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Young, Gifted and Black: Summer 2013’s Fresh Films and Music

'Fruitvale Station' actors Michael B. Jordan and Oscar winner Octavia Spencer with director Ryan Coogler.

‘Fruitvale Station’ actors Michael B. Jordan and Oscar winner Octavia Spencer with director Ryan Coogler.

Summer is on its way and what better way to spend your days but supporting some great  black artistry? The impact of the African diaspora on art throughout the world is insurmountable. Artistry realms such as music, dance and film have all been greatly influenced by black composers, choreographers and directors. Yet, many artists of the diaspora face numerous challenges when trying to get their art accepted into mainstream channels. Black art continues to provides a voice for many of those who experience life challenges, not as common, to mainstream audiences. This art has also allowed for necessary dialogue between countries around a number of issues and how they specifically impact members of the diaspora similarly and sometimes differently from nation to nation. Clearly,  black artistry is influential and important to keep cultures fresh and abreast of issues and triumphs of communities of color, but is this art supported enough by us to stay healthy and relevant?

Many African and African-American communities under utilize and ignore their power as consumers. The market responds to what consumes buy. It is that simple. While there are numerous other obstacles creating roadblocks for black artists to bloom this is one that our communities can address. There is no reason with such a large and diverse diaspora of African people why our artists sometimes struggle the most in getting support. If we want to continue to see the amazing talent that our people create it is imperative we not only promote with our mouths but with our pockets as well. Summer 2013 is full of hot new releases in music and film. A number of these releases are direct products of black artistry globally. More artists of the diaspora who are behind the scenes as the writers and producers of these projects need to be not only known but supported. So checkout this list of black artists worldwide all with new releases or performances scheduled for Summer 2013.

Films

1. Fruitvale Station directed by Ryan Coogler (Released in the US: July 26, 2013)

Supported by one of Hollywood’s finest actors and directors-cum-producer Forrest Whitaker, new director Ryan Coogler will touch the hearts of many this summer with Fruitvale Station. The film is the true story of Oscar Grant, a 22-year-old Oakland, Ca resident, who was killed on New Year’s Day 2009 by transportation police at a local train station. The film’s release has been bumped up from the fall to mid-summer, most likely to coincide with the trial of Trayvon Martin’s killer, George Zimmerman, in Sanford, Florida.

2. Peeples: directed by Tina Gordan (Released in the US: May 10, 2013)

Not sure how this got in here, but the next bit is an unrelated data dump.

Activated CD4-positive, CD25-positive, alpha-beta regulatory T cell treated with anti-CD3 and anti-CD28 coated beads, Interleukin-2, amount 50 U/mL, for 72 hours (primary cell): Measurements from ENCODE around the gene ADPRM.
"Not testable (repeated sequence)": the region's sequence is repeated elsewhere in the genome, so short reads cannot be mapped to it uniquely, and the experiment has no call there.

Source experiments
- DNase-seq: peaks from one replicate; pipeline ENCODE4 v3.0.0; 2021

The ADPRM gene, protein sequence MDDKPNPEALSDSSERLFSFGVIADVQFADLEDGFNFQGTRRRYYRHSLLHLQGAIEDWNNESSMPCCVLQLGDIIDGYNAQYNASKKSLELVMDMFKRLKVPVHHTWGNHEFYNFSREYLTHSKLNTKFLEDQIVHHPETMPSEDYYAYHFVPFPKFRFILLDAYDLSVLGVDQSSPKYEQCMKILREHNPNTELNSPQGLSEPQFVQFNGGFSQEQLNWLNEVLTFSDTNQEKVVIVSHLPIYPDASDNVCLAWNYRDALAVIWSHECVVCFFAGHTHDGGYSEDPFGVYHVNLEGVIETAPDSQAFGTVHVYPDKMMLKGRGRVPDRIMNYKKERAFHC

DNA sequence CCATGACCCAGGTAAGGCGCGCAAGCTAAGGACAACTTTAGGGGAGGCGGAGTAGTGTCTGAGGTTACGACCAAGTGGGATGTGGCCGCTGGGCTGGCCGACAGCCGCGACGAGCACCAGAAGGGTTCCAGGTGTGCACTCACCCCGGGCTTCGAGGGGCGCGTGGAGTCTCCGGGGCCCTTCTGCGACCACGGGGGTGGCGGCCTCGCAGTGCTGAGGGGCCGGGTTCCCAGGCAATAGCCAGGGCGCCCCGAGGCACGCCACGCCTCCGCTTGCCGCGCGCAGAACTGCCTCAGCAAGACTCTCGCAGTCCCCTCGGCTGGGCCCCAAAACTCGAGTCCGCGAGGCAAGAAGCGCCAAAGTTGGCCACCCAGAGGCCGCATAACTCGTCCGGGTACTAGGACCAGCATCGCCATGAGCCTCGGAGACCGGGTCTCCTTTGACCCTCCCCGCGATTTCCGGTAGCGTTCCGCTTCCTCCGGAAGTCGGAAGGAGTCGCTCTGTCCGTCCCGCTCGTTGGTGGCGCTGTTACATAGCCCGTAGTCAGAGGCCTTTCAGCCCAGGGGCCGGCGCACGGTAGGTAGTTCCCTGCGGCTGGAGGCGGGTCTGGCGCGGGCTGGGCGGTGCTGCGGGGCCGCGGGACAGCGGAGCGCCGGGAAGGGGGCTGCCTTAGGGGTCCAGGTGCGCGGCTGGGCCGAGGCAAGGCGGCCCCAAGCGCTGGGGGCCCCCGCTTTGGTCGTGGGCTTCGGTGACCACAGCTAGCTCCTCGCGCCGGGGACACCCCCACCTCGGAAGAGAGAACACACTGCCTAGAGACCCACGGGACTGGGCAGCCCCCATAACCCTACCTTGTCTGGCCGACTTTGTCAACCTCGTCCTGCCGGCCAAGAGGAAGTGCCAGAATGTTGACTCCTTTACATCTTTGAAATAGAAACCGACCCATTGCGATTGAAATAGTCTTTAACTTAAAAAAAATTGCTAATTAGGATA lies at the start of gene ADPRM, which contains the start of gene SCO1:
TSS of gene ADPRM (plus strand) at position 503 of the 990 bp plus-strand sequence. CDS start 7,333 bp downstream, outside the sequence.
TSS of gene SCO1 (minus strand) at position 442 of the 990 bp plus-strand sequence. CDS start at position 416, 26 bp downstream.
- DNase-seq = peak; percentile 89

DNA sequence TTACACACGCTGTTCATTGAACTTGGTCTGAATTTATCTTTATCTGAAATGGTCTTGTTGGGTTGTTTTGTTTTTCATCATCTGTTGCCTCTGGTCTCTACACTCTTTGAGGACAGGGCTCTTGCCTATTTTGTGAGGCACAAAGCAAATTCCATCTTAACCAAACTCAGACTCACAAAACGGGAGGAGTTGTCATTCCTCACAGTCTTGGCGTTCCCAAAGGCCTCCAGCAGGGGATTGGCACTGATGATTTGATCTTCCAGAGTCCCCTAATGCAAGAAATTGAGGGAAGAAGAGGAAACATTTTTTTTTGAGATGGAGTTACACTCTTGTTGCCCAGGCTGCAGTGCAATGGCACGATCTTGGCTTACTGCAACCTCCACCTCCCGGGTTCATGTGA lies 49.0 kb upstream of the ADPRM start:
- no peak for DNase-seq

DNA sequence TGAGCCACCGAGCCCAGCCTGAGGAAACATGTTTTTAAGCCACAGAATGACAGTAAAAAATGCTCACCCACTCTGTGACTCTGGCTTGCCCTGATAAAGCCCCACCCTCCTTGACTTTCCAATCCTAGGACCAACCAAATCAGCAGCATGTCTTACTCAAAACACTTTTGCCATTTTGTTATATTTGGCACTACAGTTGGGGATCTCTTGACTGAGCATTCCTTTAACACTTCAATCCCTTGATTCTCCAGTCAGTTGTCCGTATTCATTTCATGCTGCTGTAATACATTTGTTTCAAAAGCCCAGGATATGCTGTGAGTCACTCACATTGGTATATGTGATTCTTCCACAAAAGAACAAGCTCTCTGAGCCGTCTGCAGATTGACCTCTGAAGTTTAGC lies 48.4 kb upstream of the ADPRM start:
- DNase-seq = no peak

Peeples is the directorial debut of Tina Gordan. The comedy follows Wade Walker, played by comedian Craig Robinson, as he crashes the annual family reunion in the Hamptons of his girlfriend Grace, played by Kerry Washington, to ask for her hand in marriage.

3. Grisgus: directed by Mahamat-Saleh Haroun (Released in France: August 28, 2013)

The film centers on Grisgris, a 25 year old young man with dreams of becoming a dancer despite the fact that he’s paralyzed from the waist down. The story and its creator already have stirred up much conversation as folks are excited about its release.

4. An Oversimplification of Her Beauty: directed by Terrance Nance ( US Summer 2013 Screenings)

You can’t have summer without summer love. And we can thank newcomer Terrance Nance for his film documenting the relationship between the main character Terence and a lovely young woman as it teeters on the divide between platonic and romantic.

5. 12 Years as a Slave: directed by Steve McQueen (Released in the US: Late 2013, Released in the UK: Early 2014)

UK director Steve McQueen teamed up with writer John Ridley on this film slated to hit American theaters a little after summer. For all the history buffs out there, this drama is based on the autobiography, Twelve Years as a Slave by Solomon Northrop, a free black man who was kidnapped and sold into slavery.

Music

1. Lianne LaHavas (US and UK Summer 2013 Performances)

2. Alexandra Burke (UK Summer 2013 Performances)

3. Karega Bailey (US Album, Surrender, released in Early 2013)

4. Misha B (UK Debut Album released Summer 2013)

5. Laetitia Dana (French Album, Iboga, released June 3, 2013)

6. Mischu Laikah (Back to Roots Caribbean Tour Summer 2013)

Extras

  • All my Friends, a novel by French writer Marie NDiaye (released in the US: May 2013)
  • The New African Photography, a six-part documentary on African photographers.  (airs on Al Jazeera April-May 2013)

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